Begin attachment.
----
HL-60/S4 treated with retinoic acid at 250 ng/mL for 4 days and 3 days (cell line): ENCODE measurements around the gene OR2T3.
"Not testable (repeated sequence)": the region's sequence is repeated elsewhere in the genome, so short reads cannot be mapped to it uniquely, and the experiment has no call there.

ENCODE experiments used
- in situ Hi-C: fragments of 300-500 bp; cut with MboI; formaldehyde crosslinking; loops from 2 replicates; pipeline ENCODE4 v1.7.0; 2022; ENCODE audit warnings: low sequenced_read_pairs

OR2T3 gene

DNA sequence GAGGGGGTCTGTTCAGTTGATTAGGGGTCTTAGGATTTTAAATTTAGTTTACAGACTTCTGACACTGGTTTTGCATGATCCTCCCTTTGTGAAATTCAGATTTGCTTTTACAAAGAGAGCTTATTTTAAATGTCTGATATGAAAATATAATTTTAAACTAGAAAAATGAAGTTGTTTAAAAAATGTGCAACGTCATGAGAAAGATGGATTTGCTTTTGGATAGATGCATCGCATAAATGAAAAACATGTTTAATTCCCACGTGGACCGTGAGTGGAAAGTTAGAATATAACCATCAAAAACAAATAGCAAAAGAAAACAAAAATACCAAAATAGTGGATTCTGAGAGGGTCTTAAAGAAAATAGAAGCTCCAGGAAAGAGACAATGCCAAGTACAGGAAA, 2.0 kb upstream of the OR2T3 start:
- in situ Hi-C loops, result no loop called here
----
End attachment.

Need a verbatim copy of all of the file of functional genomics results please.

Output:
HL-60/S4 treated with retinoic acid at 250 ng/mL for 4 days and 3 days (cell line): ENCODE measurements around the gene OR2T3.
"Not testable (repeated sequence)": the region's sequence is repeated elsewhere in the genome, so short reads cannot be mapped to it uniquely, and the experiment has no call there.

ENCODE experiments used
- in situ Hi-C: fragments of 300-500 bp; cut with MboI; formaldehyde crosslinking; loops from 2 replicates; pipeline ENCODE4 v1.7.0; 2022; ENCODE audit warnings: low sequenced_read_pairs

OR2T3 gene

DNA sequence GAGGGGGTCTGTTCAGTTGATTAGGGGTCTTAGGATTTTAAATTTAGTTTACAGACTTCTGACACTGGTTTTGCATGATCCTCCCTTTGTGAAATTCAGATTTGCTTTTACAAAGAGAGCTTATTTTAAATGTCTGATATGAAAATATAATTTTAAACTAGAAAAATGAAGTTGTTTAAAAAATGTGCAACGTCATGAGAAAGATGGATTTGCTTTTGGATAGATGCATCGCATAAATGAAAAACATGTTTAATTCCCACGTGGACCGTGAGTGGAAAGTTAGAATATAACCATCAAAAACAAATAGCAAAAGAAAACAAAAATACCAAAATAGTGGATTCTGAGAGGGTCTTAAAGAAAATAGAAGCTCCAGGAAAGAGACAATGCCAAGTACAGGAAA, 2.0 kb upstream of the OR2T3 start:
- in situ Hi-C loops, result no loop called here